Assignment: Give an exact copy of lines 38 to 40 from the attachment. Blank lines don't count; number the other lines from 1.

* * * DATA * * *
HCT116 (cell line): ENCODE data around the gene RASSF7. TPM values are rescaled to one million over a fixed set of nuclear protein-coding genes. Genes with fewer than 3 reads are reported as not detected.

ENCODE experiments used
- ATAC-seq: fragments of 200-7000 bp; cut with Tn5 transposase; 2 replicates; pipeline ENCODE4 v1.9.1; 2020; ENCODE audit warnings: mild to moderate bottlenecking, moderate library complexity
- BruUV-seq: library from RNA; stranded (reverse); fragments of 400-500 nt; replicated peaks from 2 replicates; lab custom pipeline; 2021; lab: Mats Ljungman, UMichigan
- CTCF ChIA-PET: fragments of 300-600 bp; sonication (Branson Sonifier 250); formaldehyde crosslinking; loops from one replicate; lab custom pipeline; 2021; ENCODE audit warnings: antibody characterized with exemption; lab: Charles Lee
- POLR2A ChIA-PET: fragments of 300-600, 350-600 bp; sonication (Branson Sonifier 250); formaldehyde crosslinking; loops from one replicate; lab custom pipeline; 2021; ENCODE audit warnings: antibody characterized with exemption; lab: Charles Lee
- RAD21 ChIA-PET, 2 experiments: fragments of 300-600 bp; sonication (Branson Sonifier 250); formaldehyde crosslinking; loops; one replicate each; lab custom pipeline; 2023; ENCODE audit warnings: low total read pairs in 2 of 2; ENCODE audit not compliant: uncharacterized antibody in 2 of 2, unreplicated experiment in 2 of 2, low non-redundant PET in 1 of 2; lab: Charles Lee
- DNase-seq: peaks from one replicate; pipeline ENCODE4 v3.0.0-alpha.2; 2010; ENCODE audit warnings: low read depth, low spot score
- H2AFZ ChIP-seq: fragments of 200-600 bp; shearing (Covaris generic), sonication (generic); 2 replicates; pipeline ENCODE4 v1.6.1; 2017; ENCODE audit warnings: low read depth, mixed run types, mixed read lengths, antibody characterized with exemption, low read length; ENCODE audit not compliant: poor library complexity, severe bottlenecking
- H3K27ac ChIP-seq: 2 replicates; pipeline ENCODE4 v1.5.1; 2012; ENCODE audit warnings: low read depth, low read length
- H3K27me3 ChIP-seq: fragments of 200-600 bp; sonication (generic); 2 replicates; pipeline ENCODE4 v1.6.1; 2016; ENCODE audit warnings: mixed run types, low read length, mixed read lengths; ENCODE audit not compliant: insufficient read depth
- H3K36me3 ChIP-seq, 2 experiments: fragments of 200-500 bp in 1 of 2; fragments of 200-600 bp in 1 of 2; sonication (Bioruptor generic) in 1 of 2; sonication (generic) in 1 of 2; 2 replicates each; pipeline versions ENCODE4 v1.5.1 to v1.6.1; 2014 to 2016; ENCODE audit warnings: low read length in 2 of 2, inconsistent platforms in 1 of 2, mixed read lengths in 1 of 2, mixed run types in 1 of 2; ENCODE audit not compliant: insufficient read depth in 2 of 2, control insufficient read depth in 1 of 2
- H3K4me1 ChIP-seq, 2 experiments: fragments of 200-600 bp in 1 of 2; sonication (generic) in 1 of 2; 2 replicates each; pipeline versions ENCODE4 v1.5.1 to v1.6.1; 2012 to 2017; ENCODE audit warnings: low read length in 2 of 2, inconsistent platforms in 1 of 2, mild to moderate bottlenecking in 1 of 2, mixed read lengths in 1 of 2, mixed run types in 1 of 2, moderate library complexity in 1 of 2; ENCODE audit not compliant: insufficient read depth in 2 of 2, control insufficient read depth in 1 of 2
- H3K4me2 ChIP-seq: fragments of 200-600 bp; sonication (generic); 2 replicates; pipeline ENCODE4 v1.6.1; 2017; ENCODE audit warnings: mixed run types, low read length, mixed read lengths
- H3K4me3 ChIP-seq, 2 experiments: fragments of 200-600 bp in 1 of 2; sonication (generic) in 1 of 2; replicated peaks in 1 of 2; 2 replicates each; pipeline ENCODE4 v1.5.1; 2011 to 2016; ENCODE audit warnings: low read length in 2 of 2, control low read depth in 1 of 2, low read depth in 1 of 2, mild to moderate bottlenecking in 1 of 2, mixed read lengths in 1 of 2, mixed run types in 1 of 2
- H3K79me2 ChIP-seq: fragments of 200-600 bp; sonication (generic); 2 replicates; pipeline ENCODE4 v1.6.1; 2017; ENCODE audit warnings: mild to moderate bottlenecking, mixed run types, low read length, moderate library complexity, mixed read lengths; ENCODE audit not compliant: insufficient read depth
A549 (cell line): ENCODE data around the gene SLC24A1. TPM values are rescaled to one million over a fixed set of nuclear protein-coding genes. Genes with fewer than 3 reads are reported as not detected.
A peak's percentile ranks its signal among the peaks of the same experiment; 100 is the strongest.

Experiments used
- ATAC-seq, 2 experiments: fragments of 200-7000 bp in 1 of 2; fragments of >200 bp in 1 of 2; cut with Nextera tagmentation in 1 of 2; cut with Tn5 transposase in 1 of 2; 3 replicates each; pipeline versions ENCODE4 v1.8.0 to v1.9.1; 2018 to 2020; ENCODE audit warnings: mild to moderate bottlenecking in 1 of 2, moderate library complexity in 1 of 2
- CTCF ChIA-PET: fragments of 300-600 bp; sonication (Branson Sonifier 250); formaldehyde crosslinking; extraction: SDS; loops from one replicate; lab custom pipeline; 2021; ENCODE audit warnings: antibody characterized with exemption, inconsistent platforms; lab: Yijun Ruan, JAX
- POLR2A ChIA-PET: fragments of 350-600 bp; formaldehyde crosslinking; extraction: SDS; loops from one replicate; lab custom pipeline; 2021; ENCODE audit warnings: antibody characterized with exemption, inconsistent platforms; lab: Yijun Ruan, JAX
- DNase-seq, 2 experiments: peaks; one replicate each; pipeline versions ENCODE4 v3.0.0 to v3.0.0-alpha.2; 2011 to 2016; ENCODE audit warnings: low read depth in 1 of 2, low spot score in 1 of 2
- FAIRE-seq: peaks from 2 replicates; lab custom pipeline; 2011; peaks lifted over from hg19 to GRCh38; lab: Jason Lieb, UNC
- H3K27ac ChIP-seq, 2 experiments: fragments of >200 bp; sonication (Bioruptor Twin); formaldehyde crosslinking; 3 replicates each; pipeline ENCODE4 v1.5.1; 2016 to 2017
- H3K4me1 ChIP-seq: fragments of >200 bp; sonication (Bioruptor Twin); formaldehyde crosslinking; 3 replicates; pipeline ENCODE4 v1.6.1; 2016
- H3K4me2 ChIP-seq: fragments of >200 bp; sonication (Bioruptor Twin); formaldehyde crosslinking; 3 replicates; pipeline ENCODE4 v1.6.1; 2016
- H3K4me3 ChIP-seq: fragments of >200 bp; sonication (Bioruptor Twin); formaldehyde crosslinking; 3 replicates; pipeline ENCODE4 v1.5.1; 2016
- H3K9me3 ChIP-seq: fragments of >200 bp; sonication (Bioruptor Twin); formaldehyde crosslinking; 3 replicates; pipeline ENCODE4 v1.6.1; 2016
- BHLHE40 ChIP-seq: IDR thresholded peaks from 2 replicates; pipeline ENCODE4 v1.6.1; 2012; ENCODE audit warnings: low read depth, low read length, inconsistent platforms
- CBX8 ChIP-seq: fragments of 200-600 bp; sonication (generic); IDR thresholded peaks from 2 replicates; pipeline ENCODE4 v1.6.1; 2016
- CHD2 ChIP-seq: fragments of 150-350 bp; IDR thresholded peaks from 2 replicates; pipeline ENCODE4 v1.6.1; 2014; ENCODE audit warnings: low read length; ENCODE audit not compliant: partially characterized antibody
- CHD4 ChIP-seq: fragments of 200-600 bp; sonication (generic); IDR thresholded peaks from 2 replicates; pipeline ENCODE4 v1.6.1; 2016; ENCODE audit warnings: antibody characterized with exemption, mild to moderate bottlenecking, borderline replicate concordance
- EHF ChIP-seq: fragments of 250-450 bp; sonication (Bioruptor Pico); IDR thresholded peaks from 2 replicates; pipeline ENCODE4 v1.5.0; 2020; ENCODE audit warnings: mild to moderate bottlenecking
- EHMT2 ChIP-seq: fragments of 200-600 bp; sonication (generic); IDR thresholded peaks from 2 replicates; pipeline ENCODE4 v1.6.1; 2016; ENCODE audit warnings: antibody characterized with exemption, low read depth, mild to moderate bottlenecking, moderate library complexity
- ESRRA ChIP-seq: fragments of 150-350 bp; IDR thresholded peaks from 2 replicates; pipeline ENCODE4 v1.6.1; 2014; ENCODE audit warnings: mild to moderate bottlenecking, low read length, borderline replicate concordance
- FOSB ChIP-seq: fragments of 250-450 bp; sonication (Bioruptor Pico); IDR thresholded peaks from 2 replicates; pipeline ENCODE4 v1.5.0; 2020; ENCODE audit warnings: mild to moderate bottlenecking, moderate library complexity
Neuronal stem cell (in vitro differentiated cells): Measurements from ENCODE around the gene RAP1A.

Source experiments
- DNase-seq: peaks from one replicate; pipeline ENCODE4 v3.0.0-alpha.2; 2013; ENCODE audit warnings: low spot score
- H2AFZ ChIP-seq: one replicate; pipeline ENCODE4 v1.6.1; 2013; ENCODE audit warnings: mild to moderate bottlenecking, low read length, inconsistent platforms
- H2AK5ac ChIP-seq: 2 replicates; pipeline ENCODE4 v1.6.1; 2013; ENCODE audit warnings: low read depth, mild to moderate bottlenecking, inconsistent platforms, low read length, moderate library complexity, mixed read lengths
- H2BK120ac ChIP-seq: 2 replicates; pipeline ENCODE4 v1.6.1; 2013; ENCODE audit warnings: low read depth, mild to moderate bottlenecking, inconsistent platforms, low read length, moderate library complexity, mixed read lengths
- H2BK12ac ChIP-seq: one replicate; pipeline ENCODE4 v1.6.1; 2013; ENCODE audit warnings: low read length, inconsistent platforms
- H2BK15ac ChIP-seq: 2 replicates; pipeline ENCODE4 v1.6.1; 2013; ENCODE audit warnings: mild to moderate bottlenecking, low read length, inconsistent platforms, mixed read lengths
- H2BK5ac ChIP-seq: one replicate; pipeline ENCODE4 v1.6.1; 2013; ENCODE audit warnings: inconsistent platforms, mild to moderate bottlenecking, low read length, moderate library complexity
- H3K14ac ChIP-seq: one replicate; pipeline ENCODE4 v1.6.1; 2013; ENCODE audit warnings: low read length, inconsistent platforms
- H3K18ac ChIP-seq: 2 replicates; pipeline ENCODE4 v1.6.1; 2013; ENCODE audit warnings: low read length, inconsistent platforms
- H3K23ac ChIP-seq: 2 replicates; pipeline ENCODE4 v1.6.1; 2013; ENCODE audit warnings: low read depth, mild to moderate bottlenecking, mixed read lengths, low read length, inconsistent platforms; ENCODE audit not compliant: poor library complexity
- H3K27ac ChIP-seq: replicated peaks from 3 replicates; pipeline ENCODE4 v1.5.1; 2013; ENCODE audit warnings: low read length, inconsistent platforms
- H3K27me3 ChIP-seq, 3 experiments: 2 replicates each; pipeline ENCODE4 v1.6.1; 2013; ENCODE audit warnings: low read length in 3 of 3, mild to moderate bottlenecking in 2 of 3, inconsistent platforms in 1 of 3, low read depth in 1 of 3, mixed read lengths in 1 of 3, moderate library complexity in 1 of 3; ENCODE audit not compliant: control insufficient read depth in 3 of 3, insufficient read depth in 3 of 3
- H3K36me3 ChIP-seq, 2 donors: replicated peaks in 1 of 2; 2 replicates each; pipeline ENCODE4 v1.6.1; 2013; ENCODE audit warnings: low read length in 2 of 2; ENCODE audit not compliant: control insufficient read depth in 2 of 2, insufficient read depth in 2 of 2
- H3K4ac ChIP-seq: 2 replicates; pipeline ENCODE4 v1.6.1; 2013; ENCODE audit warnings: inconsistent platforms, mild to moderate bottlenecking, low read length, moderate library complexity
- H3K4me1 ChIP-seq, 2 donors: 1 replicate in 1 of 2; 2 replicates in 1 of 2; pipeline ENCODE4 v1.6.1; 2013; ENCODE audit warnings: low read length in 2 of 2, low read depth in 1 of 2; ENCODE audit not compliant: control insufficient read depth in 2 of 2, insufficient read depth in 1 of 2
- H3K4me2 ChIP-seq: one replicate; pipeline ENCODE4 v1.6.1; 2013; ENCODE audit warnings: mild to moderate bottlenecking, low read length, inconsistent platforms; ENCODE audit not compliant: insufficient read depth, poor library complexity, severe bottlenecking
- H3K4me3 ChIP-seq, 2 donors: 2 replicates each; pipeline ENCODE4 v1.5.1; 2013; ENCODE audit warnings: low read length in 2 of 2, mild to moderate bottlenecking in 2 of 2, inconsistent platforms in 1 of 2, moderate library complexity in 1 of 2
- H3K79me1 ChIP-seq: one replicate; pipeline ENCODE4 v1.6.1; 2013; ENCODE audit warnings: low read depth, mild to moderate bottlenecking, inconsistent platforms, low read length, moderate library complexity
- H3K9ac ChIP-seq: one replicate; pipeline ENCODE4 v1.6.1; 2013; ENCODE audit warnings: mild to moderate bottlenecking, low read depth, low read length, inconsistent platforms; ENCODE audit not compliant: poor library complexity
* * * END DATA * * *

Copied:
Neuronal stem cell (in vitro differentiated cells): Measurements from ENCODE around the gene RAP1A.

Source experiments
- DNase-seq: peaks from one replicate; pipeline ENCODE4 v3.0.0-alpha.2; 2013; ENCODE audit warnings: low spot score